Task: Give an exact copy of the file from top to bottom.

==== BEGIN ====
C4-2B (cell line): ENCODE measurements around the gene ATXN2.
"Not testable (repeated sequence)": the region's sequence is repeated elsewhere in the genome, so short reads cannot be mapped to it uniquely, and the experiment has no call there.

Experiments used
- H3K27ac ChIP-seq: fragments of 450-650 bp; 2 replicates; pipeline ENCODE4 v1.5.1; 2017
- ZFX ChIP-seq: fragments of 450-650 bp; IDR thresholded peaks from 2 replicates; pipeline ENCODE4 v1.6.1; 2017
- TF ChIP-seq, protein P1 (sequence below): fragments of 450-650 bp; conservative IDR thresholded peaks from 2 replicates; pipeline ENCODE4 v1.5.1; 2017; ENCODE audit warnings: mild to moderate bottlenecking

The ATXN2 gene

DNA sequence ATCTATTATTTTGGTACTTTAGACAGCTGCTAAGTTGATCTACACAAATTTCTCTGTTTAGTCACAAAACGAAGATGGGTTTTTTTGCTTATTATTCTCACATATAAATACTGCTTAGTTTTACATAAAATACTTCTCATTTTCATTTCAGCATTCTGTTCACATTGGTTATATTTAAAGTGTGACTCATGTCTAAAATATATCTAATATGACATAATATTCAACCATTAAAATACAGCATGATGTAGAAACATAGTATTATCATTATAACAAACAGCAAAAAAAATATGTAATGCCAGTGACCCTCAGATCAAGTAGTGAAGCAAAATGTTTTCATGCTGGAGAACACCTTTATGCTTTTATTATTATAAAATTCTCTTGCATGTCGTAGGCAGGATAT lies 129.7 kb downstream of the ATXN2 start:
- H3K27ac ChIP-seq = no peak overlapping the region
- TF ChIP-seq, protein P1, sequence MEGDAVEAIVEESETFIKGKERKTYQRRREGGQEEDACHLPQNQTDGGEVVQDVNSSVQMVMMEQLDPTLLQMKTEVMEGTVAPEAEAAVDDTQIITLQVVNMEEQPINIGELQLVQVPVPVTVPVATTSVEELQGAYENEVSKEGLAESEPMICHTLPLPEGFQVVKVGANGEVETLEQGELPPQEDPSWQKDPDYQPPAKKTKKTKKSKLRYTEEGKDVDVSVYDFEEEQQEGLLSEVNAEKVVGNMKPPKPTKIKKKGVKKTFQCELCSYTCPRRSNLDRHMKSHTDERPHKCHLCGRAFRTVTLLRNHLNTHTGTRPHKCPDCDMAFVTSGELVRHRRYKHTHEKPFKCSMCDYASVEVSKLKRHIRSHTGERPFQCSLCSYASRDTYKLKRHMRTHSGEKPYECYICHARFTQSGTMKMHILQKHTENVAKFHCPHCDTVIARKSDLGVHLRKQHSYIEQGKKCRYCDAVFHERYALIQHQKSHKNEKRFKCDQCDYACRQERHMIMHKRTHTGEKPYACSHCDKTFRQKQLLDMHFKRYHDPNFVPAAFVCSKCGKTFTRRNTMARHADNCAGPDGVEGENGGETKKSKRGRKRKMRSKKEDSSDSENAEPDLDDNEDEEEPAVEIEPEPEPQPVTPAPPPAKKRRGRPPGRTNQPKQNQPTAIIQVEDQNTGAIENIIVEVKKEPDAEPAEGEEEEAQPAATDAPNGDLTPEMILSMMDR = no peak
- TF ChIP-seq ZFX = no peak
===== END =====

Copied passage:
C4-2B (cell line): ENCODE measurements around the gene ATXN2.
"Not testable (repeated sequence)": the region's sequence is repeated elsewhere in the genome, so short reads cannot be mapped to it uniquely, and the experiment has no call there.

Experiments used
- H3K27ac ChIP-seq: fragments of 450-650 bp; 2 replicates; pipeline ENCODE4 v1.5.1; 2017
- ZFX ChIP-seq: fragments of 450-650 bp; IDR thresholded peaks from 2 replicates; pipeline ENCODE4 v1.6.1; 2017
- TF ChIP-seq, protein P1 (sequence below): fragments of 450-650 bp; conservative IDR thresholded peaks from 2 replicates; pipeline ENCODE4 v1.5.1; 2017; ENCODE audit warnings: mild to moderate bottlenecking

The ATXN2 gene

DNA sequence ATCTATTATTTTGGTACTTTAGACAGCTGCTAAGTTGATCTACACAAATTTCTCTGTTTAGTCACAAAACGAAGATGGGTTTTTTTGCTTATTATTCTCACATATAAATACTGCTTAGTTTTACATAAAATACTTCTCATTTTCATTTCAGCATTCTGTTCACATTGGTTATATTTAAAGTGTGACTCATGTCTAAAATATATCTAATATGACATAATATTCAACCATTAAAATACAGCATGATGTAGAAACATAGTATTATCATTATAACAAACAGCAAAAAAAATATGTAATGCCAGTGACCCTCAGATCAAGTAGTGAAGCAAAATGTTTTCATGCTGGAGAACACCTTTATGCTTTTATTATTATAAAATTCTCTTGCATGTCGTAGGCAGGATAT lies 129.7 kb downstream of the ATXN2 start:
- H3K27ac ChIP-seq = no peak overlapping the region
- TF ChIP-seq, protein P1, sequence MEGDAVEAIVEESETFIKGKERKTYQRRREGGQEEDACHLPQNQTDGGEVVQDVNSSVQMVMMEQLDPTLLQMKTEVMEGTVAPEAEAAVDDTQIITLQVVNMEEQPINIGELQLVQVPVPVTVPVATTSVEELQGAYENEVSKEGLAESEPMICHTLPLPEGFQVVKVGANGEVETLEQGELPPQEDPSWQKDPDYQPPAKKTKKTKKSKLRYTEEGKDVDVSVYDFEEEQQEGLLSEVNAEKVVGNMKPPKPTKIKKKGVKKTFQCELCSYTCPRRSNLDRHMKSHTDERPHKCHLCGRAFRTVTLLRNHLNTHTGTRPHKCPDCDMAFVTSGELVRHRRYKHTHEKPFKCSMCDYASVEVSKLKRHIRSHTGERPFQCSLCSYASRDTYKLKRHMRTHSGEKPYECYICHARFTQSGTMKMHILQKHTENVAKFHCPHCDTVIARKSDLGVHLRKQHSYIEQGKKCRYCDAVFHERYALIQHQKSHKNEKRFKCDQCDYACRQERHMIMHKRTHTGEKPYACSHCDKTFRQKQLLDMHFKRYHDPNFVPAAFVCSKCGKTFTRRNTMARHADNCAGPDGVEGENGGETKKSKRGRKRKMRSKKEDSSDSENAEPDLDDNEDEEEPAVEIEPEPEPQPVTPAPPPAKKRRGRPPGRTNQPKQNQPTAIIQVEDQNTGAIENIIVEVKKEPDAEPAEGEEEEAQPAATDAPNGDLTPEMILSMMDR = no peak
- TF ChIP-seq ZFX = no peak